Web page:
On St. Giles Street in Oxford is a pub called The Eagle and Child. The name comes from a feature of the crest of the Earl of Derby depicting a family legend about a child of noble birth found in an eagle’s nest. When Charles I made Oxford his headquarters during the English Civil War, the building is said to have housed the Chancellor of the Exchequer. However it is probably best known as a place where C. S. Lewis, J. R. R. Tolkein, and their colleagues met regularly over drinks to discuss literature, philosophy, and religion when they were Oxford faculty during the first half of the twentieth century.

After having lunch at the pub, several members of Laetitia’s group wanted to visit the Kilns, the home in Headington where C. S. Lewis lived with his brother, Warnie, and where he and Joy lived after they were married. The house, so named because it was built on the site of a former brickworks, is not usually open for tours, but members of Laetita’s group took pictures of the house and grounds from the street.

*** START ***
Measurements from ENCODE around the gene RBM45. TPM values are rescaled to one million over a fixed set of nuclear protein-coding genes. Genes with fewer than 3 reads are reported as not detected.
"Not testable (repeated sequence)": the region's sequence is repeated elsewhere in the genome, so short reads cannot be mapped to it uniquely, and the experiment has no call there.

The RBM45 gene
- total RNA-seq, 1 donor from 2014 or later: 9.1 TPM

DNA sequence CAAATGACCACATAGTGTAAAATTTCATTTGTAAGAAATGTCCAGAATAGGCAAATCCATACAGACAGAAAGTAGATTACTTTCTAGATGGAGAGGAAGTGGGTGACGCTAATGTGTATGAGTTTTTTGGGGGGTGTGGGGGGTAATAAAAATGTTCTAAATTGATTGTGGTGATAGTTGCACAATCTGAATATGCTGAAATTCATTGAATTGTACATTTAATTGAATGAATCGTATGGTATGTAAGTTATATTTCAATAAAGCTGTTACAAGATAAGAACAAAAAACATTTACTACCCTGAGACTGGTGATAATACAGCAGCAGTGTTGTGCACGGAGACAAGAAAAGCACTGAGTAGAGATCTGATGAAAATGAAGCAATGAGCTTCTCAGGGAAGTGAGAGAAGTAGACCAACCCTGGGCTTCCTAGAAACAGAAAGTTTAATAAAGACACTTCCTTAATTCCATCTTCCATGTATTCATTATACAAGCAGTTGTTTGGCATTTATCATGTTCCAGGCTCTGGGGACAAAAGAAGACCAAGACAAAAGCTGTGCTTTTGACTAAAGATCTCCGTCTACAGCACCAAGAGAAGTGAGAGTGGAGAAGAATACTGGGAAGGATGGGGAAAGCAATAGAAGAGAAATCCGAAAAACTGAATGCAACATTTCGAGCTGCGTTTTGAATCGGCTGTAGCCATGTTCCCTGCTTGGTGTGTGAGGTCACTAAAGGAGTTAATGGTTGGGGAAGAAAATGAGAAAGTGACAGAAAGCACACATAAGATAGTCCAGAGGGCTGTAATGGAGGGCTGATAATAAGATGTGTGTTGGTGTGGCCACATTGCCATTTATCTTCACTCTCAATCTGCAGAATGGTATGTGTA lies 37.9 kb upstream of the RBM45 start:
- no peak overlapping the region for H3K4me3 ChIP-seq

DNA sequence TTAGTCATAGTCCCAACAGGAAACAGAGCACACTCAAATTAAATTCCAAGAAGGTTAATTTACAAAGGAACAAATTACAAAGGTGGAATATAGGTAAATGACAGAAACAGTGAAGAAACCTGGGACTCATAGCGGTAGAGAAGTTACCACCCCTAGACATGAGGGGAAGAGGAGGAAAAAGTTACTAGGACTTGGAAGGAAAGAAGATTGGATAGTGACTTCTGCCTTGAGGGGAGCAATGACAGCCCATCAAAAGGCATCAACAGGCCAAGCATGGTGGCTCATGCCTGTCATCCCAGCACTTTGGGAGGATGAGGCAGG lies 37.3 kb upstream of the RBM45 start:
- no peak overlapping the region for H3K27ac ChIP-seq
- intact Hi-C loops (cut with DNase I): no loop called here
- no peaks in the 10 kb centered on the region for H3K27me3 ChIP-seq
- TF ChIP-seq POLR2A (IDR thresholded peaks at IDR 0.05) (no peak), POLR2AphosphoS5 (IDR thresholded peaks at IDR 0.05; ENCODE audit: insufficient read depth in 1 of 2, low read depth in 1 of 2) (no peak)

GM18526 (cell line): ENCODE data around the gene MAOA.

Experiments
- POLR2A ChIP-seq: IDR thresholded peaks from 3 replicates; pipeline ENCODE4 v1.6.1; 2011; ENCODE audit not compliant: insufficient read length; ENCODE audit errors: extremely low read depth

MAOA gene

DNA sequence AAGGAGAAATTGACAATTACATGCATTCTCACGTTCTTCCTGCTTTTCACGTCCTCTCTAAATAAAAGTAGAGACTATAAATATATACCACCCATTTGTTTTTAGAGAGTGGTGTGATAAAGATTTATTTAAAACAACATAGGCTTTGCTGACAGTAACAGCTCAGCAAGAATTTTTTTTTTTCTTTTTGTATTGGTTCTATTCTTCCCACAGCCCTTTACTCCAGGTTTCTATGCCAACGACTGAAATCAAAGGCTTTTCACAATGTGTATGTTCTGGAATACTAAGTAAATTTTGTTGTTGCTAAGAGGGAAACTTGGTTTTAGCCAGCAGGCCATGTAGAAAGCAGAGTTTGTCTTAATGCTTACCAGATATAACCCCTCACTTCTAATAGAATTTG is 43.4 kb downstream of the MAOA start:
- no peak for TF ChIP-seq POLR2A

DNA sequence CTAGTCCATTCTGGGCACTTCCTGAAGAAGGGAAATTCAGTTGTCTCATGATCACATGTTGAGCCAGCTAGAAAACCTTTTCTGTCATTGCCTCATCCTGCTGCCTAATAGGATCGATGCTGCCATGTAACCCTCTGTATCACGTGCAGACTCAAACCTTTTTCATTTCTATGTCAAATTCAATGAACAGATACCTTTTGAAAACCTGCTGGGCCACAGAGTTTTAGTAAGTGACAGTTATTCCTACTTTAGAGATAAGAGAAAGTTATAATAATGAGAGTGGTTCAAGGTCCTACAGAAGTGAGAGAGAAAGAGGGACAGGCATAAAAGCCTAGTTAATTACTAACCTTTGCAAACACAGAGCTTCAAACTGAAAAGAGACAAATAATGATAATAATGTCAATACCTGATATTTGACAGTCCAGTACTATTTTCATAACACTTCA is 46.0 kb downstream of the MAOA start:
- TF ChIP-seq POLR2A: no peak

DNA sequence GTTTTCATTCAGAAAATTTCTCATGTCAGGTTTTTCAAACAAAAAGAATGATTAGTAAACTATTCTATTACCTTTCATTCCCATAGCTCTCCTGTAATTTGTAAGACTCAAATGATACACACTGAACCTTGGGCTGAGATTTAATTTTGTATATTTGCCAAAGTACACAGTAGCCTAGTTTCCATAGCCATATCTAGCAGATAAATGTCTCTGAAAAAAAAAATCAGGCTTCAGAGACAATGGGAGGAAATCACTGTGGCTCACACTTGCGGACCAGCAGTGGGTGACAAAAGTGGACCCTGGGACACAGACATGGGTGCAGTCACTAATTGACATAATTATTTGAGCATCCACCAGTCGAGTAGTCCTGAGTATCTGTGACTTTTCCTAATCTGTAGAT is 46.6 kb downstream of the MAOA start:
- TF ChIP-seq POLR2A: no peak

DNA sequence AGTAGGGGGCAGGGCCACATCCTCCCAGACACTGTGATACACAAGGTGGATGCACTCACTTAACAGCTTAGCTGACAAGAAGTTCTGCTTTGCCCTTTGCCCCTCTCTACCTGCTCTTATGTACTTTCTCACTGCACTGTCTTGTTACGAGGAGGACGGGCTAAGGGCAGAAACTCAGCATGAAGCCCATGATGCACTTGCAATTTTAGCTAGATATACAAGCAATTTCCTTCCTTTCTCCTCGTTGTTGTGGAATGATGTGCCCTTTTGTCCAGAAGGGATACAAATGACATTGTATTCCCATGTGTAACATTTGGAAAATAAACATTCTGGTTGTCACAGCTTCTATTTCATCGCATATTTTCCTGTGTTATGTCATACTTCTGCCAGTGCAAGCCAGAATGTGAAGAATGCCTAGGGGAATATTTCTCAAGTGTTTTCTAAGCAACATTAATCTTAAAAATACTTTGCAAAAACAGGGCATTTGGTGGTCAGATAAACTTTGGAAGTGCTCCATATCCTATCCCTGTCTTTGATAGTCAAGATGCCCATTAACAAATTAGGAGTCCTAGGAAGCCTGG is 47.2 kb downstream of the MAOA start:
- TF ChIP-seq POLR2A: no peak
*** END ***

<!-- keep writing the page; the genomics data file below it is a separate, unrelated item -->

Also in Headington is a street called Titup Hall Drive, number 45 in Rude UK. It was originally a place where extra horses were harnessed to pull loads over nearby Shotover Hill. The horses needed a prancing start to get up the hill, hence the word “titup,” meaning “prancing horse.” Since we now live in a mechanized age where most are unfamiliar with equine terminology, the word is now likely to be interpreted differently.